SchoolArts Magazine

JAN 2019

SchoolArts is a national art education magazine committed to promoting excellence, advocacy, and professional support for educators in the visual arts since 1901.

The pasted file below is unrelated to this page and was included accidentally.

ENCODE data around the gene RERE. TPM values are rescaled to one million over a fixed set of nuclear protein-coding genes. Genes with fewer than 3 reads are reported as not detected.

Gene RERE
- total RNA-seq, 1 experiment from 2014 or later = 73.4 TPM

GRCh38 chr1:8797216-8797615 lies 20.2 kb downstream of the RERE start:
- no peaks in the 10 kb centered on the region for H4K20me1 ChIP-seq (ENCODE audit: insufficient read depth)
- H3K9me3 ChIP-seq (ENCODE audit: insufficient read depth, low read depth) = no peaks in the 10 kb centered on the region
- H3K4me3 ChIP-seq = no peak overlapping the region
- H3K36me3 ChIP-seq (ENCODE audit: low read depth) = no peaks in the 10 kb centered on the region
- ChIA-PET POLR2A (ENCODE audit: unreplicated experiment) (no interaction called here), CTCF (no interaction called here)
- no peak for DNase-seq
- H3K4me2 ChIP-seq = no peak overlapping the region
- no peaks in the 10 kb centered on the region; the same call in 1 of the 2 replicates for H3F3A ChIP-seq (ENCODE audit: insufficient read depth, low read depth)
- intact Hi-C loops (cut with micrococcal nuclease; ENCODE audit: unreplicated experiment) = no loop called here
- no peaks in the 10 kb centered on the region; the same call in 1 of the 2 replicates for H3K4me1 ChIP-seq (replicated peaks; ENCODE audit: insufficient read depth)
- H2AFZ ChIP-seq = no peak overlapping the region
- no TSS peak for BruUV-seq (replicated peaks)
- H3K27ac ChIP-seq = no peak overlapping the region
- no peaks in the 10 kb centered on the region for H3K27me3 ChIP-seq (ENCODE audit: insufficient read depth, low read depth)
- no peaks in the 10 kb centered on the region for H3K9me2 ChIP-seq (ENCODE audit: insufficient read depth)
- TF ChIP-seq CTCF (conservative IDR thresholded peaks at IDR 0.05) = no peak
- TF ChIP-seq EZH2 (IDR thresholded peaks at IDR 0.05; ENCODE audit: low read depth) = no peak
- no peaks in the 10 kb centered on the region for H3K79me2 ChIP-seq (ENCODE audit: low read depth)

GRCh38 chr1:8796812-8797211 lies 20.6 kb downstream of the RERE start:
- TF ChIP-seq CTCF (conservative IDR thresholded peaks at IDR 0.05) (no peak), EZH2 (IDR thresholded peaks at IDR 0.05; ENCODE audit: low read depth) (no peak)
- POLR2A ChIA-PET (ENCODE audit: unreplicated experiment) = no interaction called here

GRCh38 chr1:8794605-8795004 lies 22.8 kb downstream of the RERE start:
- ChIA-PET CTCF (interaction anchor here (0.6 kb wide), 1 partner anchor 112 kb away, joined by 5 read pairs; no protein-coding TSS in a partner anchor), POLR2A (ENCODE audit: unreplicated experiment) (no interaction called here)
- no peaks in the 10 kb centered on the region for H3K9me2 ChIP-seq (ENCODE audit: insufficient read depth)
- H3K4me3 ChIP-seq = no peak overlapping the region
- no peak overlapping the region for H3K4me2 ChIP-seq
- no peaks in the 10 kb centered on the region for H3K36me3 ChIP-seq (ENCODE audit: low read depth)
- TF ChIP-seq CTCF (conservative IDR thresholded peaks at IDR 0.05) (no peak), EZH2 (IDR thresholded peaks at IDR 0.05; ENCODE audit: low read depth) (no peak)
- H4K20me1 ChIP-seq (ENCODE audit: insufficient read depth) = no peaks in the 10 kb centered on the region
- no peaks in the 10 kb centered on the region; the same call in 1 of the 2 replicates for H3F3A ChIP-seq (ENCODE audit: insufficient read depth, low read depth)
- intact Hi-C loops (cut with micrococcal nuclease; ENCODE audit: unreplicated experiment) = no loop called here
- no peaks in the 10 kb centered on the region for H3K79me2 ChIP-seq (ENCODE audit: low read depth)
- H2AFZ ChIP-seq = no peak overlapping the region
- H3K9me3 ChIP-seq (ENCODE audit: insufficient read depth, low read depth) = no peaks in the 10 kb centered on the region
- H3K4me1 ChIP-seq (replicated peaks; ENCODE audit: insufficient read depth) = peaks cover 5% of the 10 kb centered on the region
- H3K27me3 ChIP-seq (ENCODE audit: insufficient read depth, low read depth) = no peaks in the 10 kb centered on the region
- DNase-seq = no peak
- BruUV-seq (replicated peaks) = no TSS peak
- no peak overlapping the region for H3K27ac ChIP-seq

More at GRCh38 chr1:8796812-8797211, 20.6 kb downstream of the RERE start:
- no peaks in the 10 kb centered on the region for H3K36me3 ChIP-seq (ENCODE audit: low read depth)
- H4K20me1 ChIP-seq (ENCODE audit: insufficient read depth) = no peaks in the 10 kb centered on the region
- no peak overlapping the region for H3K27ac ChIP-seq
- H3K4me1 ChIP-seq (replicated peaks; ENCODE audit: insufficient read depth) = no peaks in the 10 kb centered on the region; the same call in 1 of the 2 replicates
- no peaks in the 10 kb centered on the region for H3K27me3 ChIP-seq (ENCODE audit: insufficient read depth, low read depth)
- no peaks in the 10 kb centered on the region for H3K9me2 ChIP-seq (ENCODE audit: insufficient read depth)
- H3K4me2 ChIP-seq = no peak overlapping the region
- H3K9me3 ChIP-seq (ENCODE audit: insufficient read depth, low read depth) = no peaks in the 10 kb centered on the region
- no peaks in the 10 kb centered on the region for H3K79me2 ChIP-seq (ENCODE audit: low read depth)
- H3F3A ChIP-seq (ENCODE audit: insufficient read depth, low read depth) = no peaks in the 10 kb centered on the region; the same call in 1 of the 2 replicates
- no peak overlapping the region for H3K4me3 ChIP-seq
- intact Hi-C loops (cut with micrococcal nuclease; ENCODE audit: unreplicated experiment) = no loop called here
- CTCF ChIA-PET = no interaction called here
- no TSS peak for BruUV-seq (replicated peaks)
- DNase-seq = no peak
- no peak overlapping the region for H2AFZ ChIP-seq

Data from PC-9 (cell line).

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18 JANUARY 2019 SchoolArts E A R L Y C H I L D H O O D A s a studio art teacher at the Center for Early Childhood Education at Smith College, I work closely with all the teachers. We share a strong belief that playing and exploring outside is the healthiest and most effective way for children to develop physically, emo- tionally, socially, and intellectually. Here are some of our favorite explora- tions with natural materials: Celebrating Many Browns Many years ago, when our city's popu- lation was almost exclusively white, Shauneen Kroll noticed one of her three-year-old students washing his hands a lot. "I don't want to get dirty like him," he said, referring to the only black child in the class. Shauneen shared this story with the other teach - ers, and we thought a lot about what we could do to help the children be more appreciative of differences. The class had just been on "green walks" around our center, searching for and collecting green leaves, twigs, and other materials. A "brown walk" seemed a natural extension. This time, students collected dead bark, dried leaves, grasses, seed pods, and GORGEOUS Cathy Weisman Topal, Shauneen Kroll, and Rita Harris Collecting the brown materials abundant in our environment has opened up man ew and powerful explorations, projects, and wa s of working. dried plant stems. Cutting stems is a great way to practice scissor-cutting skills. The children helped cut, sort, and display the materials. When we organized the brown items, we could identify plants and see each structure more clearly. Students could also see how many beautiful varieties of brown there were. Centerpieces We decided to use our brown collec- tion to create centerpieces for our classwide Thanksgiving celebration. I told students to choose just three stems to begin. This encouraged them to slow down, look closely, and make deliberate choices. They used a ball of clay in a paper muffin cup to create a sturdy base and inserted the stems to create unique fall arrangements. As a way to really look at and appreciate the unusual centerpieces, I proposed drawing them. Studying the arrangements by turning them slowly opened up new points of view. I encouraged students to start by observ - ing the differences in the stems. Draw- ing each stem from the bottom up gave the young artists a place to begin. Shelters and Feeling Safe Rita Harris, teacher of the four-year- olds, proposed the idea of construct- ing shelters with the collection of natural materials. Each student chose a small animal figurine from the class collection and we discussed what kind of shelter their creature would need for protection from preda- tors and the elements. As they chose materials, students thought about what it might mean for that animal to feel safe. Creating shelters offered the children an opportunity to project their feelings and concerns onto their animals and imagine their needs. Before building the shelters, stu- dents needed time to experiment with the materials. They shared strategies, BROWN!

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